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Writing Web Content that Engages Your Visitors – Part 1

Knowing how to write effectively for the web is not only a good practice, it can also improve your website traffic, usability and search engine optimization. Many traditional writing guidelines apply to both web and print. The key is in providing the right amount of information in the right manner.

Write for Your Readers, Not for Yourself

Don’t assume that what makes sense to you will make sense to your readers. Create a mental picture of who your readers are and what goals they are trying to accomplish on your website. Then, put yourself in their shoes as you write.

The journalistic writing style called the “inverted pyramid” is ideal for the web. This method puts the most important information first, followed by a short summary or explanation. Less important details are left for the end.

Write Only Half of What You Would Write for Print

While brevity is important in nearly all marketing communications, it’s even more important online. Research from usability and eye-tracking studies shows that:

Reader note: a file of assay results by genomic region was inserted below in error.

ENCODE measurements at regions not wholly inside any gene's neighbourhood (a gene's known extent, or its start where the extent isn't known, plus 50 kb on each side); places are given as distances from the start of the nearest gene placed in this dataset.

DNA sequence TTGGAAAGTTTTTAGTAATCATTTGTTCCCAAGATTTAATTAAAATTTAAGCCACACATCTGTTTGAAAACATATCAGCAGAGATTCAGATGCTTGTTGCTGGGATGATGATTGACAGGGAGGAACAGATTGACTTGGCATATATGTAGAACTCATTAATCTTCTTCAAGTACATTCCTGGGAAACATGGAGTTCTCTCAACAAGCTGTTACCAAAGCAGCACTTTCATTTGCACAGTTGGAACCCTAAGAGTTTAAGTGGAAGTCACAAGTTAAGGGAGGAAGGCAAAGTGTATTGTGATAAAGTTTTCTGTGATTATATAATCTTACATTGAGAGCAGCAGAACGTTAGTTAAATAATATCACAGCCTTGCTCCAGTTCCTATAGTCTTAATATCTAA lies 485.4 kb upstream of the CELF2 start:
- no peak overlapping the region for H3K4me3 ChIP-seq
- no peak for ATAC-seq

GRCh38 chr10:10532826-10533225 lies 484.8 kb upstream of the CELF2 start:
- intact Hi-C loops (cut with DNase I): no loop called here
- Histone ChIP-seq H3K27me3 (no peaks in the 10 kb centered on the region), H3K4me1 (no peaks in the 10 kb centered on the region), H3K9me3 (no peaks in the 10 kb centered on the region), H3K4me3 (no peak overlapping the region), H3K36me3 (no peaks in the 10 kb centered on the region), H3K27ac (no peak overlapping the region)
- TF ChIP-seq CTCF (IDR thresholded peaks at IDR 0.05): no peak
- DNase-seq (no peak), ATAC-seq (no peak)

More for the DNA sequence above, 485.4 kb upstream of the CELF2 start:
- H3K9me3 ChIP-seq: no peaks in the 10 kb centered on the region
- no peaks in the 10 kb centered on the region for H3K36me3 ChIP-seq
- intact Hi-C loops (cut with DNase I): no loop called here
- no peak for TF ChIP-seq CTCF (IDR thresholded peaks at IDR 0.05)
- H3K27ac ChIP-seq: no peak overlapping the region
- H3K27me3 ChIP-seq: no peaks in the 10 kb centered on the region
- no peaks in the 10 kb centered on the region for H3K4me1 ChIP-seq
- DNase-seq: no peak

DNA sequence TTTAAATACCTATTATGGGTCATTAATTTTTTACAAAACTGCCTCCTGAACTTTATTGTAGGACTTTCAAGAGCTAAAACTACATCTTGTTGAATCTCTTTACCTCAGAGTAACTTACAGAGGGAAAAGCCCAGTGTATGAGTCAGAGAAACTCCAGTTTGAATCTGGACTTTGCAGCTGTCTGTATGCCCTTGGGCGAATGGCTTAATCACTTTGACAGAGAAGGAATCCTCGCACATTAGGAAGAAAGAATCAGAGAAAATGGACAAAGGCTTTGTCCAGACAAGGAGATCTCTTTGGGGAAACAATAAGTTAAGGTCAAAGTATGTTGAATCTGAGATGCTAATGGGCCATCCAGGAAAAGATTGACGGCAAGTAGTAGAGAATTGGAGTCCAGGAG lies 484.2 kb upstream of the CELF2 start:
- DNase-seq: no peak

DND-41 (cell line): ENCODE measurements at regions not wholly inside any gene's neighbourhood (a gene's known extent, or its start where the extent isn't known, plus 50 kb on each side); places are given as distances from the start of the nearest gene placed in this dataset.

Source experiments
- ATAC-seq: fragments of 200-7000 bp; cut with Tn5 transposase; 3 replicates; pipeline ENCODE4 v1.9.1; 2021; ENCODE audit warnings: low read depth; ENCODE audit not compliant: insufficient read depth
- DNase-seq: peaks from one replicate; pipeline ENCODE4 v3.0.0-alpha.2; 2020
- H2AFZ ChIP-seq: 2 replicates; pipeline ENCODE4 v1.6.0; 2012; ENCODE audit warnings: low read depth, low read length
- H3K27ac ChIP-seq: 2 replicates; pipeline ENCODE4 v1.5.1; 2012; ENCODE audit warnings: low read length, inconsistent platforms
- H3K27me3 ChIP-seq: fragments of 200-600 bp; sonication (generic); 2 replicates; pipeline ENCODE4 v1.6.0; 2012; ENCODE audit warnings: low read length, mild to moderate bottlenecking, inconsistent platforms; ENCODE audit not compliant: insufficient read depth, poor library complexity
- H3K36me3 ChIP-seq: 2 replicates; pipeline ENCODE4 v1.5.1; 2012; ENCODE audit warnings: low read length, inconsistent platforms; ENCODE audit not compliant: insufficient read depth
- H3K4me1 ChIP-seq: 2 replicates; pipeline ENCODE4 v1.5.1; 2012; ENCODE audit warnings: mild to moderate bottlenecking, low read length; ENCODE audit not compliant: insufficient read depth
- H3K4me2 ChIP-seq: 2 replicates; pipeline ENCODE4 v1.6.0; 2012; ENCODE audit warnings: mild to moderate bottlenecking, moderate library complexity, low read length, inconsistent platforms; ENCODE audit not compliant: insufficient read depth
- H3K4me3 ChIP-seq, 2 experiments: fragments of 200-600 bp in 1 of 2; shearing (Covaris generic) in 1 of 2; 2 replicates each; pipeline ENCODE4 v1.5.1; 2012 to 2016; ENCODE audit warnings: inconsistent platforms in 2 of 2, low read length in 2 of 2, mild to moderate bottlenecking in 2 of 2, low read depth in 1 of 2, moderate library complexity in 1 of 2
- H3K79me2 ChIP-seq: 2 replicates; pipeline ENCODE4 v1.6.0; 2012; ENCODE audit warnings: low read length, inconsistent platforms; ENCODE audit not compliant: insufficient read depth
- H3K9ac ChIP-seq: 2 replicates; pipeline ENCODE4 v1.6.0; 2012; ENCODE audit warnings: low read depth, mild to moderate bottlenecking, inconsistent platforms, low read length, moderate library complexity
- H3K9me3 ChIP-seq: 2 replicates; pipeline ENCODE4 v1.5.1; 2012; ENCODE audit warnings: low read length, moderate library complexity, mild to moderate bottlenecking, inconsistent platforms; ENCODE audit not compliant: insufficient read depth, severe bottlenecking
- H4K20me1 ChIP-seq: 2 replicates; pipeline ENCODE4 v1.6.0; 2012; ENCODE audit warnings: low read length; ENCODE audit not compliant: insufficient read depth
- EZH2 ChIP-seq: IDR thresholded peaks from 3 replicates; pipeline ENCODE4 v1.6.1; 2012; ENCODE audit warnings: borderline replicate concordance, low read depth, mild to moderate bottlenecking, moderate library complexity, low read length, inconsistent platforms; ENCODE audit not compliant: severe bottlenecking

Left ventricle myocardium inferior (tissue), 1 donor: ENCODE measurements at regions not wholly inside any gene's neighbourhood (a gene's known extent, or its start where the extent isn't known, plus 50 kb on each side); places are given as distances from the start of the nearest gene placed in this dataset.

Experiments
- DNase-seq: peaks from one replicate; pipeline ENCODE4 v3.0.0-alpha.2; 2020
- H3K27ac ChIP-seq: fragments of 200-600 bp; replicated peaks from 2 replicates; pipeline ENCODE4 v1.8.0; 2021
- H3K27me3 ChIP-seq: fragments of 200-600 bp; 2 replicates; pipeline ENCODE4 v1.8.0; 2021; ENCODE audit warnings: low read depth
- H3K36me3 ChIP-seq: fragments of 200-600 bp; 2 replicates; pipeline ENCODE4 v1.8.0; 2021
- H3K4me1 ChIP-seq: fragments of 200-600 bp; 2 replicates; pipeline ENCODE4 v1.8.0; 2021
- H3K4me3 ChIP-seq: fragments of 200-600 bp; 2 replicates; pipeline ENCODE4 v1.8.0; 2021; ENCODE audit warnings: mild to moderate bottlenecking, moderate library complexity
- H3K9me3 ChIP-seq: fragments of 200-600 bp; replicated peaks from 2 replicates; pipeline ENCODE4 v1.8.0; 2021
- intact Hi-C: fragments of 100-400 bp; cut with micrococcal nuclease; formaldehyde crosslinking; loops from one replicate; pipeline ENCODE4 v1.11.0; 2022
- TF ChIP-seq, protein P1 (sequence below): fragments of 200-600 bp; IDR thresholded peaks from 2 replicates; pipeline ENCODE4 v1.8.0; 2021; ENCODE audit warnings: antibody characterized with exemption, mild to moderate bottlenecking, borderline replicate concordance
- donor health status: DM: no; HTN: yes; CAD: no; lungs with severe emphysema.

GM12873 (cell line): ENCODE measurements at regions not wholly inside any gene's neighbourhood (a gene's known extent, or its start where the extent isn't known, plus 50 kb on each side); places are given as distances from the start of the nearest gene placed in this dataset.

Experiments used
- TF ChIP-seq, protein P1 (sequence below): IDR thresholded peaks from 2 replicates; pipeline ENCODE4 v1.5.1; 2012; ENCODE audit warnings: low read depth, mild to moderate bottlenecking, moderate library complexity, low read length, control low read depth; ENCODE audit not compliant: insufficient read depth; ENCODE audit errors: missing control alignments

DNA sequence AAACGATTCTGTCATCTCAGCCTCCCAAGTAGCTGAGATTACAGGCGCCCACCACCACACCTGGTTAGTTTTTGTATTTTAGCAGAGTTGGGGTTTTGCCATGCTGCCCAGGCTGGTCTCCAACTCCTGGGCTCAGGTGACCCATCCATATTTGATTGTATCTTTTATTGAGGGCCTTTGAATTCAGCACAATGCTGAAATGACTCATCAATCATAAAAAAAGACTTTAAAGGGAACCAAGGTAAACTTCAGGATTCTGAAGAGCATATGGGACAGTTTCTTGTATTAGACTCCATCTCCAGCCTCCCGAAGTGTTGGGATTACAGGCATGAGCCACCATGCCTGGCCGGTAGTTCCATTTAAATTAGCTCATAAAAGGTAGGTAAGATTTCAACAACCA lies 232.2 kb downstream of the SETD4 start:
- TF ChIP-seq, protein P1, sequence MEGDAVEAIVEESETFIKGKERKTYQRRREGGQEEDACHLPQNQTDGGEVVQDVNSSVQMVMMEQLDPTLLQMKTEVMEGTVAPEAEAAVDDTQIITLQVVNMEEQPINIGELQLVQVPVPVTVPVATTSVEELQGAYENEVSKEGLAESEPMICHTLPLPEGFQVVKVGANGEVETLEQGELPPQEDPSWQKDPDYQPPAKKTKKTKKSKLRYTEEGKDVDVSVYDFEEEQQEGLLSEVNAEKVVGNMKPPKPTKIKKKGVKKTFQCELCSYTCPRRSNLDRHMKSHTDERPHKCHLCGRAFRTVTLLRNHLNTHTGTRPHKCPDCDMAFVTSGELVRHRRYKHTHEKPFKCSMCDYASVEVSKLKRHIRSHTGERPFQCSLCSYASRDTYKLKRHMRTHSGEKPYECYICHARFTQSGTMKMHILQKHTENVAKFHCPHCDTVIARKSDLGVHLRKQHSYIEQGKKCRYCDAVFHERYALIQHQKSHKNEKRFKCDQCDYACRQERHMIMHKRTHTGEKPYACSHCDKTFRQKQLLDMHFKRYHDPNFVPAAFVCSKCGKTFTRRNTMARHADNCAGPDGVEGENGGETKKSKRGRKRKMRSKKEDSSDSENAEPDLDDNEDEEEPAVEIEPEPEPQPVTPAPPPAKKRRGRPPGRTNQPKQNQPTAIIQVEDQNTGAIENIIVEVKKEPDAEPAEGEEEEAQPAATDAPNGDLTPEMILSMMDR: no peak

• Reading from a computer monitor is 25% slower than reading from print.
     
  • Eye strain and fatigue are greater when reading from a monitor.
     
  • Users are usually on a specific mission and don’t want to waste time reading extraneous information.

Plan Before You Write

Have a clear set of objectives before you begin to write. In other words, make an outline.

  • Think of your objectives as your headlines and subheads.
     
  • Under each, list the points you need to make to achieve each objective.
     
  • Aim for no more than three levels of headings. Content that is any deeper than that becomes confusing for readers.

Next month in Part 2, we’ll dig into tips on writing for the web – along with a few pitfalls to avoid.

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